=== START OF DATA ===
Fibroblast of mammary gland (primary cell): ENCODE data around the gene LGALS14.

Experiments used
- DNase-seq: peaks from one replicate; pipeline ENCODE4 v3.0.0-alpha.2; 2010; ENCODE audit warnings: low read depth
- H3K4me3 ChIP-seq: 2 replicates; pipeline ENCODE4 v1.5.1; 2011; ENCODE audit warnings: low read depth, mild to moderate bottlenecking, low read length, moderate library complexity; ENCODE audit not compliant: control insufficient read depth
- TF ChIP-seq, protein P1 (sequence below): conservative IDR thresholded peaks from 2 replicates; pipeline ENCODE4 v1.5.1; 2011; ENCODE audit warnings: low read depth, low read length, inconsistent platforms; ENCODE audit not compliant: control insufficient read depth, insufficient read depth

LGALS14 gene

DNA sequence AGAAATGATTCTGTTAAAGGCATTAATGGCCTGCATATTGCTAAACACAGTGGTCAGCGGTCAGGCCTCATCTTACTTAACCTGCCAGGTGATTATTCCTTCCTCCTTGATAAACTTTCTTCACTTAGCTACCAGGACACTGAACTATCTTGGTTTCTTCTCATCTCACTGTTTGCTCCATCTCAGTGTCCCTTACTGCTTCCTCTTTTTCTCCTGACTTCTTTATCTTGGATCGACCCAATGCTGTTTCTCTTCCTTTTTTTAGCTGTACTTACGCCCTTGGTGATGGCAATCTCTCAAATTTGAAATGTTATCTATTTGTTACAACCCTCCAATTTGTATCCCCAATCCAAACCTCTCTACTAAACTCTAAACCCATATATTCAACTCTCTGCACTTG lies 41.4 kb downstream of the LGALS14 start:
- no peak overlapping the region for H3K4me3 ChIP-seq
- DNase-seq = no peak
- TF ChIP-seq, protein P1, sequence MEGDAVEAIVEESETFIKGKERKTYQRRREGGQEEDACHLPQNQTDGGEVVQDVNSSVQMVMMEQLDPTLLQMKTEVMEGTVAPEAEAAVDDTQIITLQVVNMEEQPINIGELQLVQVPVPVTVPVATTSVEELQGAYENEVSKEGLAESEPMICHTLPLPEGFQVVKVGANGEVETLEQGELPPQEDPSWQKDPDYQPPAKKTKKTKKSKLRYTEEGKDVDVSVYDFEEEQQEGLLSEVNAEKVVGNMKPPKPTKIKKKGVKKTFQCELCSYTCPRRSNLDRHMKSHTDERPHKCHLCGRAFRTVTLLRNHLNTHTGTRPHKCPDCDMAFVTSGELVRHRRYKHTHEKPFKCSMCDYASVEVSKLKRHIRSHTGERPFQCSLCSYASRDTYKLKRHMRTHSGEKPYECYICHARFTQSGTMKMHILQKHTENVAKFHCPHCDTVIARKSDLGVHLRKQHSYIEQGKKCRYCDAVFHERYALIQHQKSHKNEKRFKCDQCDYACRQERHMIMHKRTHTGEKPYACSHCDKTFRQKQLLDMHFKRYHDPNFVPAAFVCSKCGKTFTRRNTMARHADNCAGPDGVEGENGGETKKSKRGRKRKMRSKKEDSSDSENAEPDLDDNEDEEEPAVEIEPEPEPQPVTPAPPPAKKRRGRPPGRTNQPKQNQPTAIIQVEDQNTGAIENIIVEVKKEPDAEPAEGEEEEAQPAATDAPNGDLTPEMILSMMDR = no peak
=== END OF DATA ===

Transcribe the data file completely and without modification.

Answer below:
Fibroblast of mammary gland (primary cell): ENCODE data around the gene LGALS14.

Experiments used
- DNase-seq: peaks from one replicate; pipeline ENCODE4 v3.0.0-alpha.2; 2010; ENCODE audit warnings: low read depth
- H3K4me3 ChIP-seq: 2 replicates; pipeline ENCODE4 v1.5.1; 2011; ENCODE audit warnings: low read depth, mild to moderate bottlenecking, low read length, moderate library complexity; ENCODE audit not compliant: control insufficient read depth
- TF ChIP-seq, protein P1 (sequence below): conservative IDR thresholded peaks from 2 replicates; pipeline ENCODE4 v1.5.1; 2011; ENCODE audit warnings: low read depth, low read length, inconsistent platforms; ENCODE audit not compliant: control insufficient read depth, insufficient read depth

LGALS14 gene

DNA sequence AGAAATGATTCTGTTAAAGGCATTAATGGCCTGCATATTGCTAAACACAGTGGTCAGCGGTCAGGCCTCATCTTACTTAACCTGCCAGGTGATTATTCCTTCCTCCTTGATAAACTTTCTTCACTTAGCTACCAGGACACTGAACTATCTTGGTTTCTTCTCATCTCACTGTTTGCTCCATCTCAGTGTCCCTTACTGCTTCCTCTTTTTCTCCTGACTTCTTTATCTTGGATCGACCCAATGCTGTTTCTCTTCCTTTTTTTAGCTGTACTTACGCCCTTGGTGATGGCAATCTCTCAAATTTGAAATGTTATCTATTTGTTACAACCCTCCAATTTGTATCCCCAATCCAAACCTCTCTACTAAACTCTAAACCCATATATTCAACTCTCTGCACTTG lies 41.4 kb downstream of the LGALS14 start:
- no peak overlapping the region for H3K4me3 ChIP-seq
- DNase-seq = no peak
- TF ChIP-seq, protein P1, sequence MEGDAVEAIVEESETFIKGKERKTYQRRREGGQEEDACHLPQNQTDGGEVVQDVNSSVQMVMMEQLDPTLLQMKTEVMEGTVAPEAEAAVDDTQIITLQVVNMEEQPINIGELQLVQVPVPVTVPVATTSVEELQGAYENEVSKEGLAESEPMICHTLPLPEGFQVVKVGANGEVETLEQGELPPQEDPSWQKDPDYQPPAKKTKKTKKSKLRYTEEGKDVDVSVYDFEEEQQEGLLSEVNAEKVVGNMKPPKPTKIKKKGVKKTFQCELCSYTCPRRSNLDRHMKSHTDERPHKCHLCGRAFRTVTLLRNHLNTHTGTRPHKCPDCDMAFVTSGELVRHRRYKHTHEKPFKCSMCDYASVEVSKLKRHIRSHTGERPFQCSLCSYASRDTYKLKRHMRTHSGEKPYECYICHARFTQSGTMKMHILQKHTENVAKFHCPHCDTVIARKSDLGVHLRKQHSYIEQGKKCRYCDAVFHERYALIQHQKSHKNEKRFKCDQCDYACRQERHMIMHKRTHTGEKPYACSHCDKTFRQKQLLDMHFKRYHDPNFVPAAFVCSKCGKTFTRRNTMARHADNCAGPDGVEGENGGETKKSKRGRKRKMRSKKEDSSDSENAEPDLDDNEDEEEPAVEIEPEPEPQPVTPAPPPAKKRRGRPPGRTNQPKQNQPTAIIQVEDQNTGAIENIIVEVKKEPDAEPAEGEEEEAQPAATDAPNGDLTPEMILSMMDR = no peak